If the Tudors had trouble finding a spare then the Stuarts had problems keeping them off the throne. In the history of the British monarchy, this one dynasty saw more seconds in line eventually take the crown than any other. From start to finish, the House of Stuart was filled with princes and princesses who went from playing second fiddle to ruling the realm. Here are the Stuart spares to the heirs – and some of them might be very familiar.Share
When James VI of Scotland became James I of England on the death of Elizabeth I in 1603 he brought with him a nursery filled with princes and princesses. His heir was a nine year old called Henry Frederick who arrived with his parents as they took over the royal residences of London. The spare was his little brother, two year old Charles, who only came to England the following year when he was judged strong enough to make the journey. Henry was a hugely popular figure who grew up in the public gaze and at times outshone just about everyone else in his family so the first spare of the Stuart dynasty had to lurk in obscurity while England fell in love with its young Prince of Wales. The deep affection in which Henry was held showed when tragedy struck in November 1612. The nation was distraught when the popular young prince, taking on more responsibility in public life and showing every sign of being a more than able king in the making, died unexpectedly. Thousands took to the streets to grieve publicly and his brother, Charles, was chief mourner at his funeral. He also stepped into the role of heir but was still overshadowed by his brother’s memory.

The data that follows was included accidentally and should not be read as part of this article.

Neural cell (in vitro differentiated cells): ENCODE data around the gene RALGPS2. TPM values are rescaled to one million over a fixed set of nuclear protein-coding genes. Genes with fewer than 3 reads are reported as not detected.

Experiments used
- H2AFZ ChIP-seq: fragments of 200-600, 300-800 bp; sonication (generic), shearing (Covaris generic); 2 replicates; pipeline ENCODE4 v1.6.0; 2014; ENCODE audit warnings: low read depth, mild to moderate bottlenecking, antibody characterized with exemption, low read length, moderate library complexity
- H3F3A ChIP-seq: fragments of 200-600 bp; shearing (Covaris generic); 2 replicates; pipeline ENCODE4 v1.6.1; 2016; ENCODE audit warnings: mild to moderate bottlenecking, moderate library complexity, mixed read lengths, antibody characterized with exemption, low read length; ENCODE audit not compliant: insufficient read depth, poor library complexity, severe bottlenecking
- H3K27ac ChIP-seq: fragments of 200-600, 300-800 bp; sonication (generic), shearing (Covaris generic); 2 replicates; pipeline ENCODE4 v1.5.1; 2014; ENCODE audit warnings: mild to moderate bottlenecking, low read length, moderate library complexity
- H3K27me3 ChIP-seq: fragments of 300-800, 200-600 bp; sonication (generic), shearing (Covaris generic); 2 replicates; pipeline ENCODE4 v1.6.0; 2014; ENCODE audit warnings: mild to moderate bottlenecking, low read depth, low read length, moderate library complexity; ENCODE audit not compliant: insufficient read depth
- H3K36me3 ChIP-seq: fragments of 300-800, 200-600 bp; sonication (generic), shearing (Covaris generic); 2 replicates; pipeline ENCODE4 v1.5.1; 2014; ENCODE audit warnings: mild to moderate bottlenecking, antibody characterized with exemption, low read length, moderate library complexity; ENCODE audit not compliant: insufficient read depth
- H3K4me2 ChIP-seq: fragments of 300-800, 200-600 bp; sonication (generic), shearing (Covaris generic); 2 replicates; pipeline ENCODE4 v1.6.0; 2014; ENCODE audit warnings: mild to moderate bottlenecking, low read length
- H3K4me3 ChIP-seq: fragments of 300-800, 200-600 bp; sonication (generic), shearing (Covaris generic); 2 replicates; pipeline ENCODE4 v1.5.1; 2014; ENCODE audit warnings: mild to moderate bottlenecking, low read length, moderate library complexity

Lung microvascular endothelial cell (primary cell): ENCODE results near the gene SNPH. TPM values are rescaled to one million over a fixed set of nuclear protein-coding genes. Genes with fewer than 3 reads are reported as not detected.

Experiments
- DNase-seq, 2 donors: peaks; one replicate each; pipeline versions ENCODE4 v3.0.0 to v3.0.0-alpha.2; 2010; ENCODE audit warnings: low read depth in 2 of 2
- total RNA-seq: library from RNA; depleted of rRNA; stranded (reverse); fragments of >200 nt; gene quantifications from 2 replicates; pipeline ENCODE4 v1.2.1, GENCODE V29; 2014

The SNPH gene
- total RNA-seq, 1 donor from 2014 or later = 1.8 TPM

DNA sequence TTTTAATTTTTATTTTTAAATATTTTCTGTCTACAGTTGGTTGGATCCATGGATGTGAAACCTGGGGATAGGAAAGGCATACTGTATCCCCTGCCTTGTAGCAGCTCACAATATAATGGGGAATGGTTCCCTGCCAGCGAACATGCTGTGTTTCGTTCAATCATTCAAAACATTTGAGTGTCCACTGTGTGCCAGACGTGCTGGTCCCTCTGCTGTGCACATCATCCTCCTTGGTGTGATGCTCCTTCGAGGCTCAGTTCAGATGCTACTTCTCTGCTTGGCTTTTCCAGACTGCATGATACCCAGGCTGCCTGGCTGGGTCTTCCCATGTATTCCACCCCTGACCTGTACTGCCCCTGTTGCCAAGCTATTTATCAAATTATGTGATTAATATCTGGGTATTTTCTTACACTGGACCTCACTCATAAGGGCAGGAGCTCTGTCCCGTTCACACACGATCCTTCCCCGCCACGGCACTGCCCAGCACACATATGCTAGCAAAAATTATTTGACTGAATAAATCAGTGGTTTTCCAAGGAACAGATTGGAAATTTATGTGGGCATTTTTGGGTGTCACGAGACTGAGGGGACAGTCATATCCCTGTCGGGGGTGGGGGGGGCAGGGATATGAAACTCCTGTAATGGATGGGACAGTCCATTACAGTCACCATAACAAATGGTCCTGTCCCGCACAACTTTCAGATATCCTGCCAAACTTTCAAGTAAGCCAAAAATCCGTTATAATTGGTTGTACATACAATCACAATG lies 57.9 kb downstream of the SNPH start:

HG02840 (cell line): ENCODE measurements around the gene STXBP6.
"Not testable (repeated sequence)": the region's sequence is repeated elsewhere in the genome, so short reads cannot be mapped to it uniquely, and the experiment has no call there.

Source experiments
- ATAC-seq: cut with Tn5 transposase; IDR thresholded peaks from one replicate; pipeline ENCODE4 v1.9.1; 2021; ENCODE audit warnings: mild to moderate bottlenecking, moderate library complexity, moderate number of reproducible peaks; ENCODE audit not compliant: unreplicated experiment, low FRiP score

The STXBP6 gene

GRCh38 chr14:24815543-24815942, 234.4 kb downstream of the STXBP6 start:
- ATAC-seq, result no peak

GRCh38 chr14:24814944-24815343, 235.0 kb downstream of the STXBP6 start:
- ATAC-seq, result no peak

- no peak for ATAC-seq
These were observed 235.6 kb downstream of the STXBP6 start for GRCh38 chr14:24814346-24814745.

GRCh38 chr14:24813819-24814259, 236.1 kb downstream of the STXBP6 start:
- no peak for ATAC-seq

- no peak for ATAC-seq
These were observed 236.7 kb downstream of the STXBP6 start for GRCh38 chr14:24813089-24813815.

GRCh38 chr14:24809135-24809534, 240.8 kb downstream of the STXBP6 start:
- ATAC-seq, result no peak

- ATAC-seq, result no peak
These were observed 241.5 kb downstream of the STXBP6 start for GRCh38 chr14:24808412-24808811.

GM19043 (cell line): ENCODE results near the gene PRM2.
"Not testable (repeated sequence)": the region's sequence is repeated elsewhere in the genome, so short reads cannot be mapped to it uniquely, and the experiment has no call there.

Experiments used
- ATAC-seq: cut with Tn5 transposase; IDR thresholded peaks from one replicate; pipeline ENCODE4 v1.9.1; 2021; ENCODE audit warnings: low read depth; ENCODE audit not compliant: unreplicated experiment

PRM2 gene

Charles became the first spare of the House of Stuart to become king when he succeeded James I in 1625.
One of the first things this new king did was to marry and start a new royal family. His bride, Henrietta Maria of France, became queen as soon as she said ‘I do’ in 1625 just months after his accession but the couple waited almost four years for a family. Their first son, Charles James, lived for just a few hours but their second little boy, another Charles, arrived almost exactly a year later and became heir to the throne.
The spare, James, arrived in 1633. But while their father had been raised at an ambitious court where his brother was a star in the making, these two royal brothers grew up in an increasingly fractious political situation and by the time both were ten their father was embroiled in the English Civil War which would lead to his deposition and execution in 1649. The monarchy was restored in 1660 when Charles took the throne and James, Duke of York became his heir and he retained that position throughout his brother’s reign as the new king had children with several mistresses but none with his wife, Catherine of Braganza.
James had several sons of his own during his brother’s reign although whether they can be considered spares is debateable as, by the time of both their births, it was fairly obvious that Charles II and Queen Catherine would have no family of their own. The baby boy born to James and his first wife, Anne Hyde, in 1667 had a very good chance of becoming king himself so baby James was really more of a monarch in waiting than a supporting member of the royal dynasty. He died in 1671 just before his fourth birthday and just months before his parents welcomed another son, Edgar. This prince of York with a very Anglo-Saxon name was, like his brother James, in the direct line of succession until he, too, died months before turning four. (Read more.)